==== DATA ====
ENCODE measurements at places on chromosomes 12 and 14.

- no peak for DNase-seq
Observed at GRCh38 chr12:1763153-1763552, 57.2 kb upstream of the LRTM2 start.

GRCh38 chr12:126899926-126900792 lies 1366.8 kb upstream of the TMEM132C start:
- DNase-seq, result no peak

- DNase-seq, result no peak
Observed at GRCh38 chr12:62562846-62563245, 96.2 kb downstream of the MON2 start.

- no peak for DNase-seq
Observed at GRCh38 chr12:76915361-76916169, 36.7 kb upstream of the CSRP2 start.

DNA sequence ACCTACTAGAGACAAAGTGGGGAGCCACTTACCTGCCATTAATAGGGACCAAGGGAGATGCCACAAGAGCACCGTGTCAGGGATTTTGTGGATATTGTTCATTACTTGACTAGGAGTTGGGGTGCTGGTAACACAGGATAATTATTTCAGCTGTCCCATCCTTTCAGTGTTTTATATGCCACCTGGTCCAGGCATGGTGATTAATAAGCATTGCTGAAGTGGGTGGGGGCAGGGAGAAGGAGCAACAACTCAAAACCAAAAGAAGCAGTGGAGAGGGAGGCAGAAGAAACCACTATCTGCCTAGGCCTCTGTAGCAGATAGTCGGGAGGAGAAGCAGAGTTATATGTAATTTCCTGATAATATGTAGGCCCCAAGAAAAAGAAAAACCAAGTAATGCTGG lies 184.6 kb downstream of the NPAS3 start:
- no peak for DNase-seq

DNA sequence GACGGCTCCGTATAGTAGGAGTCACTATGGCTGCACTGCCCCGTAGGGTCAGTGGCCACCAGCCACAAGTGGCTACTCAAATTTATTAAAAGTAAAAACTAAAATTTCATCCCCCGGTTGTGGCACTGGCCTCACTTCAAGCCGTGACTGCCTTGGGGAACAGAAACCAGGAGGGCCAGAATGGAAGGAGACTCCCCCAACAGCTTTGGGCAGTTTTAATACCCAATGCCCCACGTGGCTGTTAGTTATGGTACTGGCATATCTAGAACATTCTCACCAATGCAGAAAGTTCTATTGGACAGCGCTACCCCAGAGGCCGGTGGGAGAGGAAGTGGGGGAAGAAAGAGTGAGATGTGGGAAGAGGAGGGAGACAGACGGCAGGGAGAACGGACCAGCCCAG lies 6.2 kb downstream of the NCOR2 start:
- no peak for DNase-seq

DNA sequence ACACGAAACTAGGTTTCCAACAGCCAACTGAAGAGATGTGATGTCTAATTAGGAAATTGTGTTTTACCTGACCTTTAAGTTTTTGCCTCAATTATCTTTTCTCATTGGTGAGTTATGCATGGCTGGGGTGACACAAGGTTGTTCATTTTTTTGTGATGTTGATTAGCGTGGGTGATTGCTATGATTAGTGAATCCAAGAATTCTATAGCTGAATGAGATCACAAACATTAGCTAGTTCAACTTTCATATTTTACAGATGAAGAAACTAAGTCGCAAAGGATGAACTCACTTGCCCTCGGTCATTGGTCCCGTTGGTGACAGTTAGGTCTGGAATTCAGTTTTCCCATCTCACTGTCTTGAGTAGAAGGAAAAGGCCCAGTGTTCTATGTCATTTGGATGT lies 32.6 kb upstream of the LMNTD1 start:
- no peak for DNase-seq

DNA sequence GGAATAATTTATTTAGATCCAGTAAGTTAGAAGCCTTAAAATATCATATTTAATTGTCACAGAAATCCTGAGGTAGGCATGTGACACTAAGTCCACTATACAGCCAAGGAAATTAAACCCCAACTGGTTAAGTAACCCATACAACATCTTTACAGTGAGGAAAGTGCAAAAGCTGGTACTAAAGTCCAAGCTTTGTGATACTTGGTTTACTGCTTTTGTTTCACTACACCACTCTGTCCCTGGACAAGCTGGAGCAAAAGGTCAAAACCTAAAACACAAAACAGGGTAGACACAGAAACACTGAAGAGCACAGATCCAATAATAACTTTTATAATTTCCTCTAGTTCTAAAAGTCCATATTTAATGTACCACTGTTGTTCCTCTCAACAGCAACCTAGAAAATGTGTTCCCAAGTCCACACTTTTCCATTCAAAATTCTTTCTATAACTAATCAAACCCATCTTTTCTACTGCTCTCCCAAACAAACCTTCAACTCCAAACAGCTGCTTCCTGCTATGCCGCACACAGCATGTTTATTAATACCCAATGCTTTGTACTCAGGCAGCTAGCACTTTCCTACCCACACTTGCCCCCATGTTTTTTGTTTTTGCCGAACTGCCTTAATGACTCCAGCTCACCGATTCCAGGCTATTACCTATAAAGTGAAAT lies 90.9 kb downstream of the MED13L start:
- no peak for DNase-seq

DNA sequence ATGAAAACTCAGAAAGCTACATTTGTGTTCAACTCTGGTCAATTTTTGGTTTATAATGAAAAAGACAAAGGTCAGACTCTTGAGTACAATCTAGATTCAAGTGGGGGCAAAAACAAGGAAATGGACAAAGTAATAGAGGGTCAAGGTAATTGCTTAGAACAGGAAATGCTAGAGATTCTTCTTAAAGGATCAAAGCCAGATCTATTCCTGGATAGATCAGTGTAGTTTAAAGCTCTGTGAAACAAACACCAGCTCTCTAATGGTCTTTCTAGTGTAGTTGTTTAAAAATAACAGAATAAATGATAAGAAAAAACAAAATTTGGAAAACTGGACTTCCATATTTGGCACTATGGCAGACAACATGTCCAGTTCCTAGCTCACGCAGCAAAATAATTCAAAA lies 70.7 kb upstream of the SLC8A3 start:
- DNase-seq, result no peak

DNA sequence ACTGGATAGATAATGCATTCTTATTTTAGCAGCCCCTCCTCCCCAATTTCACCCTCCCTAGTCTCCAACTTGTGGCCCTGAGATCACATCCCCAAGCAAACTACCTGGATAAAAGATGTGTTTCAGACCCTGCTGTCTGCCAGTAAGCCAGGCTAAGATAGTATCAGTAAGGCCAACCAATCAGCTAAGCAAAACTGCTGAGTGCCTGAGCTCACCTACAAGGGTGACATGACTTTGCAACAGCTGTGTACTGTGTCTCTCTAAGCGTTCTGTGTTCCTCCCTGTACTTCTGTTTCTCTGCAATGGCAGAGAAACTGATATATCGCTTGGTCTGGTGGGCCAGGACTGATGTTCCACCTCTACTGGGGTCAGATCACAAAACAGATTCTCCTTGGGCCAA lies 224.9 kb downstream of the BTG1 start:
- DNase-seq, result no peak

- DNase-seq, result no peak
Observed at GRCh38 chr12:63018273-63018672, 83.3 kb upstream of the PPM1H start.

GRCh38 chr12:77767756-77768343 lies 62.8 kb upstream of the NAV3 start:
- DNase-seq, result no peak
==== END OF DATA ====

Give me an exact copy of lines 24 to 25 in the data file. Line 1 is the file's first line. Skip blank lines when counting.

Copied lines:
GRCh38 chr12:77767756-77768343 lies 62.8 kb upstream of the NAV3 start:
- DNase-seq, result no peak